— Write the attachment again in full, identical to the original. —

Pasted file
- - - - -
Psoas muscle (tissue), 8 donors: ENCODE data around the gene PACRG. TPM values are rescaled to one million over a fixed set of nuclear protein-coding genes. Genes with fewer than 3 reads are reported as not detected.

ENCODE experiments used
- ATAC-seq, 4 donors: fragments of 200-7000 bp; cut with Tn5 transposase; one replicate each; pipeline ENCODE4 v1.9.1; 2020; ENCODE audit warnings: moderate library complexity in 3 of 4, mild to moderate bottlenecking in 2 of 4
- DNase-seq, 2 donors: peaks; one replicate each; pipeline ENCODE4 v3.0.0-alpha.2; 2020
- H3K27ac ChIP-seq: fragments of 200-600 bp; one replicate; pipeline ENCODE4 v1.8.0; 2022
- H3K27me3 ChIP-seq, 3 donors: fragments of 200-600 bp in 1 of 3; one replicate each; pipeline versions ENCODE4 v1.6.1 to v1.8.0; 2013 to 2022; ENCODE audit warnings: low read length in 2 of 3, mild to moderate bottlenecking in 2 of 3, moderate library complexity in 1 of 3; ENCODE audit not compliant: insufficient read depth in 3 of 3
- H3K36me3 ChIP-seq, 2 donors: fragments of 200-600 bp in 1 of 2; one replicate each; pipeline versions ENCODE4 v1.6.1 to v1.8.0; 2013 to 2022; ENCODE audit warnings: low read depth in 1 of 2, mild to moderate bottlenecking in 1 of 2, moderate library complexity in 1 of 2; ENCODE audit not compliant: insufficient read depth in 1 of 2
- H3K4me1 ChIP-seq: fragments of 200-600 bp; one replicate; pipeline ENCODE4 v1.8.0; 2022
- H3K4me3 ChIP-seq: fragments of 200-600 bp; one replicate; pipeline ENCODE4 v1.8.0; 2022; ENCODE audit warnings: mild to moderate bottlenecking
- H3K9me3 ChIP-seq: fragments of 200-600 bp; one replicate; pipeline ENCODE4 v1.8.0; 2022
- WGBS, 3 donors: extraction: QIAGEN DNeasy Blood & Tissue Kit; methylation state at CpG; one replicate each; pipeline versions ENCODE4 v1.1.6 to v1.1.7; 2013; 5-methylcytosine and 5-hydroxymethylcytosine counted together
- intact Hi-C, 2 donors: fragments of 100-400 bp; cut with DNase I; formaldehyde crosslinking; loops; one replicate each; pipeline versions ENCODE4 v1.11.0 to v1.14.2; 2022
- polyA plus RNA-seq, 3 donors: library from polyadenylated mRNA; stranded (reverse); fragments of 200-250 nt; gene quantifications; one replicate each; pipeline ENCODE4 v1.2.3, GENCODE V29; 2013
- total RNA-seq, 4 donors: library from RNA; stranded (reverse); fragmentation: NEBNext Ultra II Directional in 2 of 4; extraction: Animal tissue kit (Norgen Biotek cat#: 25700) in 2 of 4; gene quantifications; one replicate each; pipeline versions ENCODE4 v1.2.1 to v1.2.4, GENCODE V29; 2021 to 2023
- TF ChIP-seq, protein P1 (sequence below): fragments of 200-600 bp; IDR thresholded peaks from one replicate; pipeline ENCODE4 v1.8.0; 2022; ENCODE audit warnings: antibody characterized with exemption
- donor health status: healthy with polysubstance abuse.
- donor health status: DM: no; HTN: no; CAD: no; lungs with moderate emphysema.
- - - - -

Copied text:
Psoas muscle (tissue), 8 donors: ENCODE data around the gene PACRG. TPM values are rescaled to one million over a fixed set of nuclear protein-coding genes. Genes with fewer than 3 reads are reported as not detected.

ENCODE experiments used
- ATAC-seq, 4 donors: fragments of 200-7000 bp; cut with Tn5 transposase; one replicate each; pipeline ENCODE4 v1.9.1; 2020; ENCODE audit warnings: moderate library complexity in 3 of 4, mild to moderate bottlenecking in 2 of 4
- DNase-seq, 2 donors: peaks; one replicate each; pipeline ENCODE4 v3.0.0-alpha.2; 2020
- H3K27ac ChIP-seq: fragments of 200-600 bp; one replicate; pipeline ENCODE4 v1.8.0; 2022
- H3K27me3 ChIP-seq, 3 donors: fragments of 200-600 bp in 1 of 3; one replicate each; pipeline versions ENCODE4 v1.6.1 to v1.8.0; 2013 to 2022; ENCODE audit warnings: low read length in 2 of 3, mild to moderate bottlenecking in 2 of 3, moderate library complexity in 1 of 3; ENCODE audit not compliant: insufficient read depth in 3 of 3
- H3K36me3 ChIP-seq, 2 donors: fragments of 200-600 bp in 1 of 2; one replicate each; pipeline versions ENCODE4 v1.6.1 to v1.8.0; 2013 to 2022; ENCODE audit warnings: low read depth in 1 of 2, mild to moderate bottlenecking in 1 of 2, moderate library complexity in 1 of 2; ENCODE audit not compliant: insufficient read depth in 1 of 2
- H3K4me1 ChIP-seq: fragments of 200-600 bp; one replicate; pipeline ENCODE4 v1.8.0; 2022
- H3K4me3 ChIP-seq: fragments of 200-600 bp; one replicate; pipeline ENCODE4 v1.8.0; 2022; ENCODE audit warnings: mild to moderate bottlenecking
- H3K9me3 ChIP-seq: fragments of 200-600 bp; one replicate; pipeline ENCODE4 v1.8.0; 2022
- WGBS, 3 donors: extraction: QIAGEN DNeasy Blood & Tissue Kit; methylation state at CpG; one replicate each; pipeline versions ENCODE4 v1.1.6 to v1.1.7; 2013; 5-methylcytosine and 5-hydroxymethylcytosine counted together
- intact Hi-C, 2 donors: fragments of 100-400 bp; cut with DNase I; formaldehyde crosslinking; loops; one replicate each; pipeline versions ENCODE4 v1.11.0 to v1.14.2; 2022
- polyA plus RNA-seq, 3 donors: library from polyadenylated mRNA; stranded (reverse); fragments of 200-250 nt; gene quantifications; one replicate each; pipeline ENCODE4 v1.2.3, GENCODE V29; 2013
- total RNA-seq, 4 donors: library from RNA; stranded (reverse); fragmentation: NEBNext Ultra II Directional in 2 of 4; extraction: Animal tissue kit (Norgen Biotek cat#: 25700) in 2 of 4; gene quantifications; one replicate each; pipeline versions ENCODE4 v1.2.1 to v1.2.4, GENCODE V29; 2021 to 2023
- TF ChIP-seq, protein P1 (sequence below): fragments of 200-600 bp; IDR thresholded peaks from one replicate; pipeline ENCODE4 v1.8.0; 2022; ENCODE audit warnings: antibody characterized with exemption
- donor health status: healthy with polysubstance abuse.
- donor health status: DM: no; HTN: no; CAD: no; lungs with moderate emphysema.